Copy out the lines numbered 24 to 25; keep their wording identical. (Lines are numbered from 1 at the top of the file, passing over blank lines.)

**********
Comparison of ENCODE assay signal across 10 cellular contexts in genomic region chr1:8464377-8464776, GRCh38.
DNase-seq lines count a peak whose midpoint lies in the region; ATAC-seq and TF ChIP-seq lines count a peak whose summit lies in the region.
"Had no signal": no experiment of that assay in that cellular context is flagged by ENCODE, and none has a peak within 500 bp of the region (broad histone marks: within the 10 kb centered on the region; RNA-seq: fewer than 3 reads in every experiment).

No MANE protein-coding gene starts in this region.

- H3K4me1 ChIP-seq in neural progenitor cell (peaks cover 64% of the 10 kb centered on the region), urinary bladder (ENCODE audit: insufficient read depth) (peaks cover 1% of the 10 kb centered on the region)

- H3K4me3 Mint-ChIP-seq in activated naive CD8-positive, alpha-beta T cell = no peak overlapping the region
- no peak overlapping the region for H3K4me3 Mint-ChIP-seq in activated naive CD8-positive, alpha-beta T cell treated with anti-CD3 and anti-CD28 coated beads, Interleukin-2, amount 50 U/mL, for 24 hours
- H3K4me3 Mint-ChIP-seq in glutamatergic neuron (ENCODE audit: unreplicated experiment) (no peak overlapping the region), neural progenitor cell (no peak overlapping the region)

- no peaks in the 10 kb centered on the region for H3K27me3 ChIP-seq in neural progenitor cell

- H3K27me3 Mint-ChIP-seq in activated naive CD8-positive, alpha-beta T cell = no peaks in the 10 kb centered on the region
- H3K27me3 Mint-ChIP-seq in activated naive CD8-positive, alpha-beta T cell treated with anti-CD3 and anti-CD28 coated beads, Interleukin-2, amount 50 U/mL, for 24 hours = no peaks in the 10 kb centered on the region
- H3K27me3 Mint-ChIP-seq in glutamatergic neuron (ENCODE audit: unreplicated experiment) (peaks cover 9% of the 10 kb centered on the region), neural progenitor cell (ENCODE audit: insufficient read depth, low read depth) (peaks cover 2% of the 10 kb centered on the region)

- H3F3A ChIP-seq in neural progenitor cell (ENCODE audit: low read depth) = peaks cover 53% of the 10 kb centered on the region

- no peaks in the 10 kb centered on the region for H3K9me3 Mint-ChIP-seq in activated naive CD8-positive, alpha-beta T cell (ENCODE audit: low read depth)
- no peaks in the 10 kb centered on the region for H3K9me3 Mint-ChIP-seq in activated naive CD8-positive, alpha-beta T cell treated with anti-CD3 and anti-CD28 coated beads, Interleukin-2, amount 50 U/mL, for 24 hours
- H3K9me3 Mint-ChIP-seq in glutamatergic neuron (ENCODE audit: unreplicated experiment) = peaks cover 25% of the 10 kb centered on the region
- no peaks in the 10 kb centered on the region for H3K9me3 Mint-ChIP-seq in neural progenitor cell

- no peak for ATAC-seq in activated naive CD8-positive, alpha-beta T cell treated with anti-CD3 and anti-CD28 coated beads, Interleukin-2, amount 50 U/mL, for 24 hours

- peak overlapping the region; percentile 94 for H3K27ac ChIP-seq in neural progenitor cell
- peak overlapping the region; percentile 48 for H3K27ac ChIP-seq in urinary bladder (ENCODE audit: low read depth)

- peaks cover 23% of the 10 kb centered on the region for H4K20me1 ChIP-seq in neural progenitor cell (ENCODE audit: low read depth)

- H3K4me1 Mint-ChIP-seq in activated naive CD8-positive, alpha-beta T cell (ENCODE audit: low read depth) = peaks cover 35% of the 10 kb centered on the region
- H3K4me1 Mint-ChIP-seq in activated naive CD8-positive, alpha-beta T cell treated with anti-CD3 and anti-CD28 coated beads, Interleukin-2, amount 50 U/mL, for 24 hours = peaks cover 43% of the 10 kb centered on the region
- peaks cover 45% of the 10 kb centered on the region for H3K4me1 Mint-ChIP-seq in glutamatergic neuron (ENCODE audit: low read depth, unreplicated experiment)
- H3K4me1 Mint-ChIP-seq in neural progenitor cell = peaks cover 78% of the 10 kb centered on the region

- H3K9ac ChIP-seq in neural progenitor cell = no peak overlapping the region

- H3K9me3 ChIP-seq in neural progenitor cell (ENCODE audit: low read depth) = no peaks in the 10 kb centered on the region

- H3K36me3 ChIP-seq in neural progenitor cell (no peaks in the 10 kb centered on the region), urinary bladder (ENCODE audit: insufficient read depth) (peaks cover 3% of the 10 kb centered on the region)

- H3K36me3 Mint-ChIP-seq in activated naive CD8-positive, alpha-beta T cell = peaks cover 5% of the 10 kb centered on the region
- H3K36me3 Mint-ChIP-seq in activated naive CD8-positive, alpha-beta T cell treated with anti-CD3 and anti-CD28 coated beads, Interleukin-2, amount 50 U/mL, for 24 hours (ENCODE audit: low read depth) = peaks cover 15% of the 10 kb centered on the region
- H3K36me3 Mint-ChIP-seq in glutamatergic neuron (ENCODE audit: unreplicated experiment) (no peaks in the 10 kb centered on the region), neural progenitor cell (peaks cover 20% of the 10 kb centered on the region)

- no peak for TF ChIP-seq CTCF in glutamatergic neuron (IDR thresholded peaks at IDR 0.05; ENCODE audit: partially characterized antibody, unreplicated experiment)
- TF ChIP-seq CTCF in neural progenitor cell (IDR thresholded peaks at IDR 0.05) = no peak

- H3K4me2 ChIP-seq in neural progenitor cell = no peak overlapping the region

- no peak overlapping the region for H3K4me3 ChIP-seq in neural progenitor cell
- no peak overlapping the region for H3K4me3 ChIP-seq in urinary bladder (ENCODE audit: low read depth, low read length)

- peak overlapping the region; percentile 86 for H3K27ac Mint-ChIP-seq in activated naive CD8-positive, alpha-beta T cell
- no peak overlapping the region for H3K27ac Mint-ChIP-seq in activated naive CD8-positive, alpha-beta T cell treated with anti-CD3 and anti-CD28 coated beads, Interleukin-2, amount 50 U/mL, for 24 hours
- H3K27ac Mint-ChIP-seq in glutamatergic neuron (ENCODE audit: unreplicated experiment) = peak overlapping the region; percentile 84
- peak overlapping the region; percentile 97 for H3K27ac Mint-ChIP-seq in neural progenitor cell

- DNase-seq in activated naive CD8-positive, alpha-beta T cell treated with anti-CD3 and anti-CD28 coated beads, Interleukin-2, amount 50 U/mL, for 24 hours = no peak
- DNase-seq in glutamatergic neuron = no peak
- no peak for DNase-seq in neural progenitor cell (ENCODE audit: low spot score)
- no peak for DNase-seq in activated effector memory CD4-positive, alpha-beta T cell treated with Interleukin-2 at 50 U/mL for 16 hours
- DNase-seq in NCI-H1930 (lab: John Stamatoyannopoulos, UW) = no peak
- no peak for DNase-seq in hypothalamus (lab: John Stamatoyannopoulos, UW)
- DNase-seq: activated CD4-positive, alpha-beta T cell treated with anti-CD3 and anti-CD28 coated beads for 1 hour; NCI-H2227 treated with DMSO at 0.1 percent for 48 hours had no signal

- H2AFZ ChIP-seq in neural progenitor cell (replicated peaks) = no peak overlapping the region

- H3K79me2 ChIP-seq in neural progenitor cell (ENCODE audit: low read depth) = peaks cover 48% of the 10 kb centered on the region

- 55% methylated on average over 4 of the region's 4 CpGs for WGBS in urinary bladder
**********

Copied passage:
- peaks cover 45% of the 10 kb centered on the region for H3K4me1 Mint-ChIP-seq in glutamatergic neuron (ENCODE audit: low read depth, unreplicated experiment)
- H3K4me1 Mint-ChIP-seq in neural progenitor cell = peaks cover 78% of the 10 kb centered on the region